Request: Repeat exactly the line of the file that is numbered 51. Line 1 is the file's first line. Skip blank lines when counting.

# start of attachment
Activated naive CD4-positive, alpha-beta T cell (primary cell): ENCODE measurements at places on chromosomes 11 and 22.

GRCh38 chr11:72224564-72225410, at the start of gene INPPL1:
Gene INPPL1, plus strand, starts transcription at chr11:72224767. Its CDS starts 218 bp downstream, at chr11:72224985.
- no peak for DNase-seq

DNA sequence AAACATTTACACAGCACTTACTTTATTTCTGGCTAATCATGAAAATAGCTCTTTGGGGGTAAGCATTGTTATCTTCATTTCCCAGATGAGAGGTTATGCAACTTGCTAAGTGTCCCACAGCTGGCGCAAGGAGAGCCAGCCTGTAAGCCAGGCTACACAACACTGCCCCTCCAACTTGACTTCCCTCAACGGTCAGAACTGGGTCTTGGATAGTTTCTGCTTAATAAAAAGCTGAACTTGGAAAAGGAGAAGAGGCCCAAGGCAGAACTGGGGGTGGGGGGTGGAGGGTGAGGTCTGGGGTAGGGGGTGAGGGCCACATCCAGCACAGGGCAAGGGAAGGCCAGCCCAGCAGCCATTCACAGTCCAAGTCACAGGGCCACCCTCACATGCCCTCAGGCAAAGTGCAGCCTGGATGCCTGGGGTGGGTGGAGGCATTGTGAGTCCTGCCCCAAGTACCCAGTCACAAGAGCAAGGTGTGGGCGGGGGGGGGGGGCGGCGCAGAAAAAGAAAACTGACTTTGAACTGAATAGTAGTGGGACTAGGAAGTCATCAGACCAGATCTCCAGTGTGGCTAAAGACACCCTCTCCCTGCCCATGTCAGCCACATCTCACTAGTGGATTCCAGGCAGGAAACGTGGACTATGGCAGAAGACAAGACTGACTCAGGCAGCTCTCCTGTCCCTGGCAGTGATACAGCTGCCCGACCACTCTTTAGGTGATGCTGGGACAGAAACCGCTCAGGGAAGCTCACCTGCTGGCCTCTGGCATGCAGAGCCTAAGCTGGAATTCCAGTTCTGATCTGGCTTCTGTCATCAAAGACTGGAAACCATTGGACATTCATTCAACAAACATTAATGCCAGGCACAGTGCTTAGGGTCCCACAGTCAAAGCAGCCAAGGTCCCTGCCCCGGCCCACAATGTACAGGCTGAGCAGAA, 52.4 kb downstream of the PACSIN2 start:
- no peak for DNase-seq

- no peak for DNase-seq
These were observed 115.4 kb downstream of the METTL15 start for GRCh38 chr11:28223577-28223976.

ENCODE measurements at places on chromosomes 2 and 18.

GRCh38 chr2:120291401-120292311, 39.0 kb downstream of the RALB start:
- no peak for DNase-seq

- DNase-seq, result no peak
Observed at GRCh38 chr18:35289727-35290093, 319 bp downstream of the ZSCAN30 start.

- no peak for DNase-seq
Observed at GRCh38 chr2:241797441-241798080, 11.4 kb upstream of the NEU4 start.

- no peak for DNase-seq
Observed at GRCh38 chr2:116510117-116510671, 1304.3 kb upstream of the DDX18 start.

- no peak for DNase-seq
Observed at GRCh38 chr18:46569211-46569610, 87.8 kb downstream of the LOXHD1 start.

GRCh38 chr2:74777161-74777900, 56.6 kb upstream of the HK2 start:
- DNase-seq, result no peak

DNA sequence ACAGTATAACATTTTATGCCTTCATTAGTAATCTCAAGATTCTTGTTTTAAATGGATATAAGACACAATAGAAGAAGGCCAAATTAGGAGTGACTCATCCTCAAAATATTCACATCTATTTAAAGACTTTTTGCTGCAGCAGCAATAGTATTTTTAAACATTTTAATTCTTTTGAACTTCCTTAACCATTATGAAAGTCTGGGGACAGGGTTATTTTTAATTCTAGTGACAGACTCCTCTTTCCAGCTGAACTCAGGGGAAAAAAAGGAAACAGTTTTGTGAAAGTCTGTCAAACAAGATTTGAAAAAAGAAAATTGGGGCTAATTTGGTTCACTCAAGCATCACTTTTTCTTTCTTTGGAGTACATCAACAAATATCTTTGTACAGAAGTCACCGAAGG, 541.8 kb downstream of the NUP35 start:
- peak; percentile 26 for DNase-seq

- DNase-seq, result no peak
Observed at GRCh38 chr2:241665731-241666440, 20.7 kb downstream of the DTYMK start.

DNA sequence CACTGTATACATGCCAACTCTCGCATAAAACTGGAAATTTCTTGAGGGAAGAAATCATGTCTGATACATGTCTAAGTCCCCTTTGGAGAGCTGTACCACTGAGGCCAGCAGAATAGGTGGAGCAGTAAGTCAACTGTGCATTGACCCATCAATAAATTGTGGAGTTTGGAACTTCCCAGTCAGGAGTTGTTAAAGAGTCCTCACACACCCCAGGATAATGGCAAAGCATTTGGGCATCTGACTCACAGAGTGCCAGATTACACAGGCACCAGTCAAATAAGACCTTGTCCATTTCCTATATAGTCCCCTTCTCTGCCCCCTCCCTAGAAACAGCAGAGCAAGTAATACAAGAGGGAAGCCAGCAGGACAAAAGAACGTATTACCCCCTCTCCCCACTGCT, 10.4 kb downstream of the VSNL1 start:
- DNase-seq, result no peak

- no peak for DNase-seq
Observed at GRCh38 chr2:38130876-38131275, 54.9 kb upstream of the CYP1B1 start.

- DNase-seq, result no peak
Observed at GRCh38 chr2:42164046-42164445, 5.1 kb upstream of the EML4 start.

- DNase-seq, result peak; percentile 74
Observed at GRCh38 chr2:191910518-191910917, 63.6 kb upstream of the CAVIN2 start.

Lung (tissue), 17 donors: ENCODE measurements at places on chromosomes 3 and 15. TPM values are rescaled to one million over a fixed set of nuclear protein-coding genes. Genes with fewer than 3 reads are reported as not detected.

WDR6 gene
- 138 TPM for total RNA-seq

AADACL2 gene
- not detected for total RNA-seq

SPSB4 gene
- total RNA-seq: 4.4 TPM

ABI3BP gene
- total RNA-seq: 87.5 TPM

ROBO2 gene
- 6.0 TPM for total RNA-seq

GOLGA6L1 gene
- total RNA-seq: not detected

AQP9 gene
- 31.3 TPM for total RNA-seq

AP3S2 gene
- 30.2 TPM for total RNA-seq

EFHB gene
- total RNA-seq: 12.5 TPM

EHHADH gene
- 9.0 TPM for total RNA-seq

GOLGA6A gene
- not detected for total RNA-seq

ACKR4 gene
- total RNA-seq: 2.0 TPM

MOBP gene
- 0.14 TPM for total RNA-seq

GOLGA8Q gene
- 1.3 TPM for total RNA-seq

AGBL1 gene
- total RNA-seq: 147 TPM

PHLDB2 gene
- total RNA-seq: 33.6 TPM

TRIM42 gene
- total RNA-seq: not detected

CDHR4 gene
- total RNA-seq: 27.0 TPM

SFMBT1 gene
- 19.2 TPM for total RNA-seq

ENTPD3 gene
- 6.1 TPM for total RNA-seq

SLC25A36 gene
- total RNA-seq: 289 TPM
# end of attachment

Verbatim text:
EFHB gene